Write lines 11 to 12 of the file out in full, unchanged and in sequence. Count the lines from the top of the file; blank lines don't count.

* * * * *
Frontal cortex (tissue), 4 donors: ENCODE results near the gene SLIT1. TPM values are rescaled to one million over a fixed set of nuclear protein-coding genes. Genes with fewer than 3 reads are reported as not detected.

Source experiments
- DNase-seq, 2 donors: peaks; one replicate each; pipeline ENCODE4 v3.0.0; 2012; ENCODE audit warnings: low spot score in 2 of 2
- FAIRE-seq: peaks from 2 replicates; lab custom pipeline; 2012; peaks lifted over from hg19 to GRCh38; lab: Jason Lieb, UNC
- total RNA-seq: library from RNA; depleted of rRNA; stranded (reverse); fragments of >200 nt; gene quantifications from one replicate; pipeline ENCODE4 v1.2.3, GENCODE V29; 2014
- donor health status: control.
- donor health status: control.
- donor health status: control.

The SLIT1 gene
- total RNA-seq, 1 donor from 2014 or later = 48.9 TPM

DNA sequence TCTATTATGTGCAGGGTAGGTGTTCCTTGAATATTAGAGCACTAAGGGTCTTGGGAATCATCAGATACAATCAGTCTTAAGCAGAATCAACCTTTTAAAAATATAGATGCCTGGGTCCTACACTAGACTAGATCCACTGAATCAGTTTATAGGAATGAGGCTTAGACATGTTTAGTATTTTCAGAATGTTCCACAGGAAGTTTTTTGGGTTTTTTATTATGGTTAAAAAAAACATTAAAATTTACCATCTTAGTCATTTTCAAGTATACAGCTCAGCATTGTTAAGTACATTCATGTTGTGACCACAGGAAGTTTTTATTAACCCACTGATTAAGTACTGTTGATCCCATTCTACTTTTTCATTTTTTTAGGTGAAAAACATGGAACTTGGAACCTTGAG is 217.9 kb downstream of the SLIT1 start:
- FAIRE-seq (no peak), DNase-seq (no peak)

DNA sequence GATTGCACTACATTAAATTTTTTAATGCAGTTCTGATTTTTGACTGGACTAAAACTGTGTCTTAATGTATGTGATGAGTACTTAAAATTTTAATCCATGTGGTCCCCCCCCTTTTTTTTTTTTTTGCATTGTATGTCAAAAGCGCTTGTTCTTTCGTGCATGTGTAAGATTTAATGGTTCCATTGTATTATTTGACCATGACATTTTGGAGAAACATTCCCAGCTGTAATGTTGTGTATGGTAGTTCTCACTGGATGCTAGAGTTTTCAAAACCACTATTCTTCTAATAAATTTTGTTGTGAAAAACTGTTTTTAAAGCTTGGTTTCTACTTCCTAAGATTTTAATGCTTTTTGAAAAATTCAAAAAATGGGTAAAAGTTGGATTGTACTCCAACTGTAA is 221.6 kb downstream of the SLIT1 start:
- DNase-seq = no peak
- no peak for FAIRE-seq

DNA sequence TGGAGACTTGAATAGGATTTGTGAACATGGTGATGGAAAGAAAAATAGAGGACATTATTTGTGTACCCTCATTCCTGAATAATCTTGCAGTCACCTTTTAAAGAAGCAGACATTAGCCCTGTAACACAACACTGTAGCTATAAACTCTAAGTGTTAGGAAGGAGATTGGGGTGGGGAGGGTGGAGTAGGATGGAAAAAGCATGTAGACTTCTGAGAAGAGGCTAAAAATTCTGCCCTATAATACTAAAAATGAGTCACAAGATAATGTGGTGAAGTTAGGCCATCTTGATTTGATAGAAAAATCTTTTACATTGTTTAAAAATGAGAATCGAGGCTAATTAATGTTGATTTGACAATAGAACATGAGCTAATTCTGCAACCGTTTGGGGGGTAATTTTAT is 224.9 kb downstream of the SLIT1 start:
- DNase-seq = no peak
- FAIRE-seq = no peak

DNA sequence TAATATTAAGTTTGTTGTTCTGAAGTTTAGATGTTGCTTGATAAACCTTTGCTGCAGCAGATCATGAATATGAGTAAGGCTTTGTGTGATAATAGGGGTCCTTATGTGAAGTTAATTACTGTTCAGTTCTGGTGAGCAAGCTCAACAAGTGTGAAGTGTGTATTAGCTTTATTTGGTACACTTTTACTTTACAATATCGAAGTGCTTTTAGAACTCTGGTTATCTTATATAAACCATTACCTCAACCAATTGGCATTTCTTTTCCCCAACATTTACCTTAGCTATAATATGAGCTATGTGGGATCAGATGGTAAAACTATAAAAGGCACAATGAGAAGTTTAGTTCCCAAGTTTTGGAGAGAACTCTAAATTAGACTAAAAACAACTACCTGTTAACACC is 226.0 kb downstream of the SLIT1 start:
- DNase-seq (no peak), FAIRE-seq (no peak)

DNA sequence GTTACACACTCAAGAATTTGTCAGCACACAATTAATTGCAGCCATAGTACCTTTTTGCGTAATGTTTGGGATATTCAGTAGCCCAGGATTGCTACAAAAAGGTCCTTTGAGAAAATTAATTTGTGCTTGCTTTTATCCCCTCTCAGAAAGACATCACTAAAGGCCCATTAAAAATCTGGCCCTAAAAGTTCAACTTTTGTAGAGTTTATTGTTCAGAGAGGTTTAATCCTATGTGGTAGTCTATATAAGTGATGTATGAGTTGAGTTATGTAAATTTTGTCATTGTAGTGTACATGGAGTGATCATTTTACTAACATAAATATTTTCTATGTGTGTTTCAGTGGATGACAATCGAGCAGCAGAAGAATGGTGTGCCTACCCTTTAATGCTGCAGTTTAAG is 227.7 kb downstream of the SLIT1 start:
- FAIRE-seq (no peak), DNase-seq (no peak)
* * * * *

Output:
DNA sequence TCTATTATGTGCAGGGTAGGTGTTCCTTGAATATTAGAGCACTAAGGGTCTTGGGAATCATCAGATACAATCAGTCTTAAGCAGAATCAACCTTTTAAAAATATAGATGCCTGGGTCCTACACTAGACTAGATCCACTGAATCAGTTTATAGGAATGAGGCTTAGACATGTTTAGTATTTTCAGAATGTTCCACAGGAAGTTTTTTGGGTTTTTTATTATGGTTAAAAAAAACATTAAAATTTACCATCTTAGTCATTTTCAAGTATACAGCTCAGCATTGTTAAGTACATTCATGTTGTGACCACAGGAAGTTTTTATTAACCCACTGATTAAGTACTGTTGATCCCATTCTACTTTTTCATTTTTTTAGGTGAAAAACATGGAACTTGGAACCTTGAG is 217.9 kb downstream of the SLIT1 start:
- FAIRE-seq (no peak), DNase-seq (no peak)